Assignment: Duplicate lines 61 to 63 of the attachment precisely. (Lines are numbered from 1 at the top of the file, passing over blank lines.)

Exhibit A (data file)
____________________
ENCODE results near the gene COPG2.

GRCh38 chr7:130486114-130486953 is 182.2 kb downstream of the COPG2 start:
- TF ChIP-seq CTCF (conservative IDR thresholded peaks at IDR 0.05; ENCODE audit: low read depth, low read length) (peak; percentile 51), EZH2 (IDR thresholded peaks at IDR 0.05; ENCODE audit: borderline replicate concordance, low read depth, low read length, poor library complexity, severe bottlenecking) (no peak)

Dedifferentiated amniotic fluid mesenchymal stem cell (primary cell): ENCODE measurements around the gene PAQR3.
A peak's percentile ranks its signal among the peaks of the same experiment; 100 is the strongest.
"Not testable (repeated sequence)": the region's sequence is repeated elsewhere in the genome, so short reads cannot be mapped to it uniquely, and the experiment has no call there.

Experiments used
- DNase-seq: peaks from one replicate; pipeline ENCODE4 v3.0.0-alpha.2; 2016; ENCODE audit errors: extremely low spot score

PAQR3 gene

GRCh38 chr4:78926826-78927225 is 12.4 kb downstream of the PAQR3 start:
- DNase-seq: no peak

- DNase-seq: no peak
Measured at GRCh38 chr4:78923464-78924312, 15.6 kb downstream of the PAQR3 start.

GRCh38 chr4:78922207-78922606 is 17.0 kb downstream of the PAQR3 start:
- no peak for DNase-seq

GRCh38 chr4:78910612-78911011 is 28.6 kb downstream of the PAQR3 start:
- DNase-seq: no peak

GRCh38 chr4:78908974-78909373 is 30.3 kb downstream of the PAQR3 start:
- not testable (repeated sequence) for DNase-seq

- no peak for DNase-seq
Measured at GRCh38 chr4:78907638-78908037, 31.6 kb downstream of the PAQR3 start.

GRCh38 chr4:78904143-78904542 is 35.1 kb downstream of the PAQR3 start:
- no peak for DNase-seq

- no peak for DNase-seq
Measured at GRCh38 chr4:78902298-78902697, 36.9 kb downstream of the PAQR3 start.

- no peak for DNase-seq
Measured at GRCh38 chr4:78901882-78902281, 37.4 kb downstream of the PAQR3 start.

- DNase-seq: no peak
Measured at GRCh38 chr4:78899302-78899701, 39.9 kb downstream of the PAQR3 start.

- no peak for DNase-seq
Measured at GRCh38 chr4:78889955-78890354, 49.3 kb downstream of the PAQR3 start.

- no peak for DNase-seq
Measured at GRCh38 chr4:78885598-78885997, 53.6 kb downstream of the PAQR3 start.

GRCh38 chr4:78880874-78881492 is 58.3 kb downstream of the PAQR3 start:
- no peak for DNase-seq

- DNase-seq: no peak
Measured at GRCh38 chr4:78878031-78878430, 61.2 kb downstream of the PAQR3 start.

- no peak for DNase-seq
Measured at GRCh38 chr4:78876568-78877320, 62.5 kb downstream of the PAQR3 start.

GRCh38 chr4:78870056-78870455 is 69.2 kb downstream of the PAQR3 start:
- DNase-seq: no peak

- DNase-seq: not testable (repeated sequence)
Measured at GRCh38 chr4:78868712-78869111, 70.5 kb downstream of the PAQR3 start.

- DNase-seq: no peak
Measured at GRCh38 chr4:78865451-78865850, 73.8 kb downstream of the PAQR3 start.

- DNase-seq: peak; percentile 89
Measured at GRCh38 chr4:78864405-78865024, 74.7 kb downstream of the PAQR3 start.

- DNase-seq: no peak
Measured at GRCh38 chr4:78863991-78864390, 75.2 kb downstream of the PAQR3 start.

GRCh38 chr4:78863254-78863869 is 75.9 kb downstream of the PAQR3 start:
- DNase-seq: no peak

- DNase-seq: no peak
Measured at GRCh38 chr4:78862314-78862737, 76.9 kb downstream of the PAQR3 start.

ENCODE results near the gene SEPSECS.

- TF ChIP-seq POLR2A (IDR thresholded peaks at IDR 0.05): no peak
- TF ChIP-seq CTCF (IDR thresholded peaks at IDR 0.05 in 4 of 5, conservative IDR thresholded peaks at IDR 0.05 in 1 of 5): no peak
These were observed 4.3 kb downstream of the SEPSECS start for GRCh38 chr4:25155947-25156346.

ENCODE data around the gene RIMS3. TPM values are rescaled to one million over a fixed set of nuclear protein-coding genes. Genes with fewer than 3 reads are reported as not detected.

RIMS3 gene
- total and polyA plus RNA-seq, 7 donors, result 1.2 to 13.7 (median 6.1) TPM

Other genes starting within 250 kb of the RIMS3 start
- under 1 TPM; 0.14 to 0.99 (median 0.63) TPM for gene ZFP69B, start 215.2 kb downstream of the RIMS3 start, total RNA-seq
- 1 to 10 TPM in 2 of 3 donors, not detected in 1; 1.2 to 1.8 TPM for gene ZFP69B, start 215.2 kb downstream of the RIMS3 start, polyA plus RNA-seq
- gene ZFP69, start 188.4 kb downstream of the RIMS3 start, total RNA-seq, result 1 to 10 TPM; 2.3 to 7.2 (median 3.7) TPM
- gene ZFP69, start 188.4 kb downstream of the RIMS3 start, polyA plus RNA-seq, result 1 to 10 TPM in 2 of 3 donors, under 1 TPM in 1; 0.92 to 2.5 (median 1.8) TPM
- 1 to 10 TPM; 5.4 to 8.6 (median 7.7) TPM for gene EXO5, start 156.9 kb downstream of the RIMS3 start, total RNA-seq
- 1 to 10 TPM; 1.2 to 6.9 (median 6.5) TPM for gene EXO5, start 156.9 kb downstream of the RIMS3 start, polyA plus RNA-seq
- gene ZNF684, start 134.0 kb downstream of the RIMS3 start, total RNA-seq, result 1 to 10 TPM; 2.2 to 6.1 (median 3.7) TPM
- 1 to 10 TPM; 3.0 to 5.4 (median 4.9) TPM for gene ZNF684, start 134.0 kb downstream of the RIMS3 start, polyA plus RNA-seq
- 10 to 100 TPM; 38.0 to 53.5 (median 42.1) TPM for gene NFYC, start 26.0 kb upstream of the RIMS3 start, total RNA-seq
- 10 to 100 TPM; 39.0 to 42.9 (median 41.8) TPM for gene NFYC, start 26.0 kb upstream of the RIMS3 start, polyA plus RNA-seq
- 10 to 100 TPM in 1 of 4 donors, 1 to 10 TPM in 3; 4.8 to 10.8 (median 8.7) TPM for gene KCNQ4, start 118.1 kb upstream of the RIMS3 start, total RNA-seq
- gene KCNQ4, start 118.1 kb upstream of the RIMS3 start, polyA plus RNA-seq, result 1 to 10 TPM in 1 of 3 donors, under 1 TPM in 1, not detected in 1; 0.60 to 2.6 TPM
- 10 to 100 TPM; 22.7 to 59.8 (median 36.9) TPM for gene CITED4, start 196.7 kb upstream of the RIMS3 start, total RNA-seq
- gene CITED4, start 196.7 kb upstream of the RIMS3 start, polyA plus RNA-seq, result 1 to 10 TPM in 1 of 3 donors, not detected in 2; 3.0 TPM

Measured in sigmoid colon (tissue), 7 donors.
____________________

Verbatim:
Other genes starting within 250 kb of the RIMS3 start
- under 1 TPM; 0.14 to 0.99 (median 0.63) TPM for gene ZFP69B, start 215.2 kb downstream of the RIMS3 start, total RNA-seq
- 1 to 10 TPM in 2 of 3 donors, not detected in 1; 1.2 to 1.8 TPM for gene ZFP69B, start 215.2 kb downstream of the RIMS3 start, polyA plus RNA-seq